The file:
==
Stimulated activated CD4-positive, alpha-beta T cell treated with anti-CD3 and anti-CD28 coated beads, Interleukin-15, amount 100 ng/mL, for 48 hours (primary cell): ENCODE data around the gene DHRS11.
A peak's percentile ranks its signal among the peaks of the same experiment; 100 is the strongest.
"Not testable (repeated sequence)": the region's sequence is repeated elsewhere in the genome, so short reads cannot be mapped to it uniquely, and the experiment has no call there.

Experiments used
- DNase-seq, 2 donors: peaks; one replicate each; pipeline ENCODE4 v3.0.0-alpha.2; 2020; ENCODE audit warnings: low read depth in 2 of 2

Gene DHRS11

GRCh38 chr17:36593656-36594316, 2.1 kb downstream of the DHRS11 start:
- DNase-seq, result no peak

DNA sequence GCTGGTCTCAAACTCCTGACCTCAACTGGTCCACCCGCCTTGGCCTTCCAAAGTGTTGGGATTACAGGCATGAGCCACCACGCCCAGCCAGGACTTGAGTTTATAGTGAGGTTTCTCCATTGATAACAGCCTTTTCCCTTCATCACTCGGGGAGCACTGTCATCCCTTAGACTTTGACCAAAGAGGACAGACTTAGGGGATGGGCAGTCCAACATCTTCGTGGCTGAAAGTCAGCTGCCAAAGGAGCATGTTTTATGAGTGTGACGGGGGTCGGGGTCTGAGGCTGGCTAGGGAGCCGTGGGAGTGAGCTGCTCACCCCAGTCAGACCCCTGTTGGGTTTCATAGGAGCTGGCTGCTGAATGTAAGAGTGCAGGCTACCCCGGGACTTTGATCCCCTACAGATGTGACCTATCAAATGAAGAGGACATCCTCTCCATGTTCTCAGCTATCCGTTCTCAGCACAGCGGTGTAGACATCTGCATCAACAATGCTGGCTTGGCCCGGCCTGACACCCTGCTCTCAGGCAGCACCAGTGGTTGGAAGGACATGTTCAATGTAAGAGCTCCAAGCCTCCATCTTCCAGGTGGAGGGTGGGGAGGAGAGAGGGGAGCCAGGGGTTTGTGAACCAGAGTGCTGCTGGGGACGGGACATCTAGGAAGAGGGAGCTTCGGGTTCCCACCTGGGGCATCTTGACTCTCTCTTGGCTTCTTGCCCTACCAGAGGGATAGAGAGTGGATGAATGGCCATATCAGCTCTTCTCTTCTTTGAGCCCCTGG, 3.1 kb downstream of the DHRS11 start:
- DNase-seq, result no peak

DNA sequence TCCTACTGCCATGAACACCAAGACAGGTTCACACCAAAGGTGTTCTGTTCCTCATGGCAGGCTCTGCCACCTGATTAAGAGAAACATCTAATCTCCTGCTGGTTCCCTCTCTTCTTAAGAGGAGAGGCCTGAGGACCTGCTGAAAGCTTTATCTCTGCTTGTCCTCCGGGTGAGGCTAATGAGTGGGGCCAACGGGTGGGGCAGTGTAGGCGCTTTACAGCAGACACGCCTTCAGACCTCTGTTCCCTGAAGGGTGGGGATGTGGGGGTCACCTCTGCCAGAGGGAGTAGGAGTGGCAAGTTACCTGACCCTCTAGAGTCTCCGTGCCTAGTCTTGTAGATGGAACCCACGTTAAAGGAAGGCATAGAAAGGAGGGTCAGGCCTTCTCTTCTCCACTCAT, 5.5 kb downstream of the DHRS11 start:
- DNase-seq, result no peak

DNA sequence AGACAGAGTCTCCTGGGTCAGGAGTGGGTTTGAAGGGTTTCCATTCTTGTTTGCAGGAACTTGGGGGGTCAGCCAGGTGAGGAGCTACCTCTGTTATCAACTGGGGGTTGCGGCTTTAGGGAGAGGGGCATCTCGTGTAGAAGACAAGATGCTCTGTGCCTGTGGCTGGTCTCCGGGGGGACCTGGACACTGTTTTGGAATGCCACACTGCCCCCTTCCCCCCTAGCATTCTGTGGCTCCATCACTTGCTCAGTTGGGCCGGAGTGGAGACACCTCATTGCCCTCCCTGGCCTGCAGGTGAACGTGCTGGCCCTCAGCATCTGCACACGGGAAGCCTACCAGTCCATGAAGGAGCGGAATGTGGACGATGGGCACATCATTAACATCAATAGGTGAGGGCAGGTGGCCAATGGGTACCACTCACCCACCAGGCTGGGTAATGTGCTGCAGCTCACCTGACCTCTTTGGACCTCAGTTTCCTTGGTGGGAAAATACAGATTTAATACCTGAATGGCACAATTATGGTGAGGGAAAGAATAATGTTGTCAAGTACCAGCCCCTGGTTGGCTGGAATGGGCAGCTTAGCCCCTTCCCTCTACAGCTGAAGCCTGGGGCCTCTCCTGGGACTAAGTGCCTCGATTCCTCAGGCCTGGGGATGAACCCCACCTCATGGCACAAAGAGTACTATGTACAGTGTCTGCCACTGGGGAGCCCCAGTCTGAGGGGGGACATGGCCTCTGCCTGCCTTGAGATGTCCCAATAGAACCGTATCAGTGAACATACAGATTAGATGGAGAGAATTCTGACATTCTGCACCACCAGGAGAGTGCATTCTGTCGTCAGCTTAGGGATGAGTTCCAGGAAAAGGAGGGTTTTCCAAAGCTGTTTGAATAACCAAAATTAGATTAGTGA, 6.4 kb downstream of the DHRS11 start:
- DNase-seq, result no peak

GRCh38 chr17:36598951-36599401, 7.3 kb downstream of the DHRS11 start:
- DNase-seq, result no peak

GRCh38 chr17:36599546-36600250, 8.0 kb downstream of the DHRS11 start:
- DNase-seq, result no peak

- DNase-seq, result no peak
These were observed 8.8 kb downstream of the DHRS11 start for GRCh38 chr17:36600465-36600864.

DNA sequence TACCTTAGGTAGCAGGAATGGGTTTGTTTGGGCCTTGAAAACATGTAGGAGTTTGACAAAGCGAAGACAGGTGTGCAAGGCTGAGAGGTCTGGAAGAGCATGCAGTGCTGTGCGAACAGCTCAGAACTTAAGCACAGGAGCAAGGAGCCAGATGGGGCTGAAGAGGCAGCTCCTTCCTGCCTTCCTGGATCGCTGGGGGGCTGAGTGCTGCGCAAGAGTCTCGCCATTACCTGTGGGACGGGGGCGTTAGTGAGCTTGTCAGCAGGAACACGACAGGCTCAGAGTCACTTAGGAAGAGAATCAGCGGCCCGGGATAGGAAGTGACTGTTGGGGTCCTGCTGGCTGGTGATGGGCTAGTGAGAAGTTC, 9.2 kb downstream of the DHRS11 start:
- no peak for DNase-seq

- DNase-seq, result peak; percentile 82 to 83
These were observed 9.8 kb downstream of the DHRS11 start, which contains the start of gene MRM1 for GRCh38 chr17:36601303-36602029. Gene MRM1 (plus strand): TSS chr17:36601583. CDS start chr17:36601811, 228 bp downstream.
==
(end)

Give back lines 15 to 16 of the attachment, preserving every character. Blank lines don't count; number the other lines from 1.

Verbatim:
GRCh38 chr17:36598951-36599401, 7.3 kb downstream of the DHRS11 start:
- DNase-seq, result no peak